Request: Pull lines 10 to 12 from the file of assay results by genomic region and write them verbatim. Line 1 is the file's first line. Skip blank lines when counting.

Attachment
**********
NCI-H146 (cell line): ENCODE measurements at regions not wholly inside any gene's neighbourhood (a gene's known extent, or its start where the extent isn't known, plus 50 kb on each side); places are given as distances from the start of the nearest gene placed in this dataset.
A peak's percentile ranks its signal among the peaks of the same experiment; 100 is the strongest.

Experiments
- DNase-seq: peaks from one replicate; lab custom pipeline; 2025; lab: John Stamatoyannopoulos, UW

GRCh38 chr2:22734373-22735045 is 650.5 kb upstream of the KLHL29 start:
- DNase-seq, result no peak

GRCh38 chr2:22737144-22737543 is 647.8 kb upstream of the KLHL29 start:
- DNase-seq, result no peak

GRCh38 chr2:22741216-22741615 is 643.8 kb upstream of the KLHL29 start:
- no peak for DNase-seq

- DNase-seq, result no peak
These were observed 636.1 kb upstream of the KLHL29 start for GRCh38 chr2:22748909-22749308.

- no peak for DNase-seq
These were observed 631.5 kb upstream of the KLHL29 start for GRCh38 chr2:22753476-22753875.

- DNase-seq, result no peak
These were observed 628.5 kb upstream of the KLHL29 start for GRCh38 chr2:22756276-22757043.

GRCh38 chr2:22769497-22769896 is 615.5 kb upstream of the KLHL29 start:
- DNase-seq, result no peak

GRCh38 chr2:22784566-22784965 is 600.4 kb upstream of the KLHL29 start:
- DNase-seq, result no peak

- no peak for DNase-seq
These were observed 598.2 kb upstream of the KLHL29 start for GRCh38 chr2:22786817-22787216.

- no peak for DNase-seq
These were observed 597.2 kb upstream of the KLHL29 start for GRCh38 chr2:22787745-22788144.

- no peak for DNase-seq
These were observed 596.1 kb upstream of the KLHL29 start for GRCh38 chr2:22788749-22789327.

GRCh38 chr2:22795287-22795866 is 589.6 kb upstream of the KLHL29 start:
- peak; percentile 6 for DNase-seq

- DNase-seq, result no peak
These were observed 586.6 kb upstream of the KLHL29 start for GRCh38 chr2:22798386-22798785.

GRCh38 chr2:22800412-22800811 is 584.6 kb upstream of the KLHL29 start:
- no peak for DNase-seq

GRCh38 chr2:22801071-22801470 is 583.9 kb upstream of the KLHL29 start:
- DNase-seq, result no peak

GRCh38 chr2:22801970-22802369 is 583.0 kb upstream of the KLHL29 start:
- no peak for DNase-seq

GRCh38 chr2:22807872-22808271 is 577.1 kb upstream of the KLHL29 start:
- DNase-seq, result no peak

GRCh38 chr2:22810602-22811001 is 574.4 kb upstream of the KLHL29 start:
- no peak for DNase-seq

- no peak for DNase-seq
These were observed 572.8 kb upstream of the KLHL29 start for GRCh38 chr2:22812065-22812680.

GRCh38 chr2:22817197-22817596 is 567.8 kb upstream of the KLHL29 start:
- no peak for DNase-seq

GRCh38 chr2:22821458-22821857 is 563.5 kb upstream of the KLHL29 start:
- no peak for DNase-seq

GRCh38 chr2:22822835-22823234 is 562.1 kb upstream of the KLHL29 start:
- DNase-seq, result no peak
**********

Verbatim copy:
- no peak for DNase-seq

- DNase-seq, result no peak
These were observed 636.1 kb upstream of the KLHL29 start for GRCh38 chr2:22748909-22749308.